The Truth About Exercise, Part 2

Every one of these of people (millions) could have prevented or significantly reduced the risk of developing the condition they now have if they would have only exercised. Every one! Unfortunately, they cannot blame anyone but themselves. Once again, if you don’t regularly and consistently exercise, you will more than likely become a member of one or more of these groups.

Right about now you are probably starting to tell yourself all the excuses that have kept you from exercising. Not enough time, too tired, I don’t like it, and my feet hurt, etc. Sound familiar? I could probably take up an entire page with all the excuses that I have heard that keep people from exercising. However, these excuses are all related to the underlying problem, “denial!”

Denial kills millions every year. The idea that “nothing will happen to me” is a very common malady, which is very surprising when you think about it. For example, people buy automobile insurance and health care insurance in case they have a car accident or get sick. But when you really think about it, no one would purchase insurance if they knew that they wouldn’t need it. The idea behind insurance is that you know you will need it at some point in time. If not, you would not pay for something that you would never use.

I have seen and talked with many people who were hospitalized for chronic illnesses. Without exception, most of these people say that they should have done things differently to prevent the illness they now have. Then, a funny thing happens, once they get out of the hospital they go back to the very same lifestyle that put them in the hospital. Why? In the hospital there is no way for them to deny what is happening to them. However, consistent with human nature, give them a few months out of the hospital (assuming that they didn’t die) and they no longer feel the strong need to change their lifestyle to prevent future health problems. Back to denial! Sounds crazy, but it happens a million times over each day.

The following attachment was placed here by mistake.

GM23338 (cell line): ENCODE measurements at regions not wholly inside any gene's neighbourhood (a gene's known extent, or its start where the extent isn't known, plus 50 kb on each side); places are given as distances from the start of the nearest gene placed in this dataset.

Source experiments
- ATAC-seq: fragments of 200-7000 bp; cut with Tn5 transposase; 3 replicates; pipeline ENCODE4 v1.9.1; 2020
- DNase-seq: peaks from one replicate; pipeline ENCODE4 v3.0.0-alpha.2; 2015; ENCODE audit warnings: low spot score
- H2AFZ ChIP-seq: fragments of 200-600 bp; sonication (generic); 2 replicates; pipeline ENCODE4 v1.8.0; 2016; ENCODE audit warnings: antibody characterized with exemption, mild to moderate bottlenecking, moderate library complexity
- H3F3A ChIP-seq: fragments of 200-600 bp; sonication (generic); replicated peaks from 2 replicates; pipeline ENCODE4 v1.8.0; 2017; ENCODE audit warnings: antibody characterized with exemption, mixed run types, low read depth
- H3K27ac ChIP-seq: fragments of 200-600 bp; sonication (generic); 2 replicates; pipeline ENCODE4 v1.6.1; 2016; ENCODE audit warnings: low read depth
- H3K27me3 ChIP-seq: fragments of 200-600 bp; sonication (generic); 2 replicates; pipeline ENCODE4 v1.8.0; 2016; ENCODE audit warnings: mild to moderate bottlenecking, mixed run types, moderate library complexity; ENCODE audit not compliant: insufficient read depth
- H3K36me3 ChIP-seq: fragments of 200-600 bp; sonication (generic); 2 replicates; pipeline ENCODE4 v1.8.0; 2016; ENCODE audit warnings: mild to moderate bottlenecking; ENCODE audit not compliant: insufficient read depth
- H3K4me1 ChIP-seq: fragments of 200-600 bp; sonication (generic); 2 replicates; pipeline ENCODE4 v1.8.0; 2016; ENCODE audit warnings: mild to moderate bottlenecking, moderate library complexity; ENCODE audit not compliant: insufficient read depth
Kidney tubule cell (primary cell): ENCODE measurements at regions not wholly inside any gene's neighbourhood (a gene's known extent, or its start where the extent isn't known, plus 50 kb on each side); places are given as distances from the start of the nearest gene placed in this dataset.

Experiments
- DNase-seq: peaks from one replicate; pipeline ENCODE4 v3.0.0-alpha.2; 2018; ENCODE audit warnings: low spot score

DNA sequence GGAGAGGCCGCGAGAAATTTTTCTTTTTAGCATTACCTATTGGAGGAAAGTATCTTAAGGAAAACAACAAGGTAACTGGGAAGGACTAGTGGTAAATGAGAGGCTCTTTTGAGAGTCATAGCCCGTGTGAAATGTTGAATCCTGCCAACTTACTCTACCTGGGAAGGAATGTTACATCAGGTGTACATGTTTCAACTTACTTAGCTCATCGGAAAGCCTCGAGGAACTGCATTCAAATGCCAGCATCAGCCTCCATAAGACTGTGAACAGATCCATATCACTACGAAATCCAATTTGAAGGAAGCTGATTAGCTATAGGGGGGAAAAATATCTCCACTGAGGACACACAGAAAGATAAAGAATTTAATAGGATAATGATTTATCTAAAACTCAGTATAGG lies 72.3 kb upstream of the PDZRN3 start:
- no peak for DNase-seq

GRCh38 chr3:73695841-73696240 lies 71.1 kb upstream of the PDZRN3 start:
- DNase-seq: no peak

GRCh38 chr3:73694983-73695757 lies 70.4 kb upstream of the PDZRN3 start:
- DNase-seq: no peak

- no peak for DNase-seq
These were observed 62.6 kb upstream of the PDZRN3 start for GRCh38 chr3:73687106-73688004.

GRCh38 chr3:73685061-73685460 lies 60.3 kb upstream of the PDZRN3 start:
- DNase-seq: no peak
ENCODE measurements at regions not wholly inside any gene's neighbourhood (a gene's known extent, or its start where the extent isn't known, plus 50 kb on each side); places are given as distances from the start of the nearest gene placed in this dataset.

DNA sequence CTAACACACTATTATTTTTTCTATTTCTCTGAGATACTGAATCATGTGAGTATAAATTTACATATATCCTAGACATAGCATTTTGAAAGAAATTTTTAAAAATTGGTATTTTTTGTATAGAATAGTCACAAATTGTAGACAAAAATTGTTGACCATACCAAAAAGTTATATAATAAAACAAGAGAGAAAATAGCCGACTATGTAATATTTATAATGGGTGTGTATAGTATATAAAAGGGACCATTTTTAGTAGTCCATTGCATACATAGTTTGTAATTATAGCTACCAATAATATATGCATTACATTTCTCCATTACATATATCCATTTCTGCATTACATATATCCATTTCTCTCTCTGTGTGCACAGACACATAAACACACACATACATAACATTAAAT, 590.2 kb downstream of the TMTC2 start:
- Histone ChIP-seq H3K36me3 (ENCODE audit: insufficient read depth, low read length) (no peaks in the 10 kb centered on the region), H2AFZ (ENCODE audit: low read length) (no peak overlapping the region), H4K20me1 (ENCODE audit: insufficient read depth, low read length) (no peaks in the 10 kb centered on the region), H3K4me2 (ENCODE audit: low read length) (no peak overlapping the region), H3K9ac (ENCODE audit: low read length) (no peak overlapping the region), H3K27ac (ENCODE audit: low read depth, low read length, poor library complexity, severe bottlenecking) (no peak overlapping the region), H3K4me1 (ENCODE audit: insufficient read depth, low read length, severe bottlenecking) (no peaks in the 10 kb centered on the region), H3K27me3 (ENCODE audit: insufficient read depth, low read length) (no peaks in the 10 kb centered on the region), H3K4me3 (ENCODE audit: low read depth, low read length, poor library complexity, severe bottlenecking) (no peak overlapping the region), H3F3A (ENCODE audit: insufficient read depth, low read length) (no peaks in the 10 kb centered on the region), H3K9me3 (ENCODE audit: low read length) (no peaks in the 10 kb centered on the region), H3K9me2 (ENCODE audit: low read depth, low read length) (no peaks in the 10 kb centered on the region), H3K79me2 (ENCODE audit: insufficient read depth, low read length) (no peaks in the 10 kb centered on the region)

Starting & Maintaining an Exercise Program
Now that I have you thoroughly concerned (I hope), I will try and help you develop the tools you need to make a lasting lifestyle change. Understand that this is not going to be a pep talk, we are going to deal with the real psychological, physical and behavioral issues that keep you from making changes in your life. Don’t worry, I will spare you the psychobabble.

Step One
The first thing you must understand or believe is that exercise is necessary, and in fact, required, for a long and healthy life. It is this core belief that will direct and “empower” you to a healthier way of life. So, if my reality check at the beginning of this article was not enough, I challenge you to visit your local hospital and see how many people are there because of chronic (lifestyle) conditions. Visit these people to get the brutal facts about the results of a sedentary lifestyle. Then, come back and read the rest of this article.

Step Two
The next thing that you must understand is that your body does NOT like change. Any deviation from what we call “homeostasis” is stressful to your body. While excessive physical, mental, and emotional stress is destructive, a limited and measured amount of stress is very positive to your system.

The prime example of this is a progressive weight-training program. As you lift heavier and heavier weight (hence the term “progressive”), the body responds by becoming stronger. In doing this you are actually forcing your body to become better, stronger, faster, etc.

This is a natural process. Your body is designed to adapt to change in a healthy way. However, left to it’s own devices, your body will become sedentary, atrophy, decay, and die.

That is why you have a brain, so you can take control of your body and require it to do things that it doesn’t want to do, for it’s own good. Sort of like making a child eat their vegetables; they don’t know any better, but you do!

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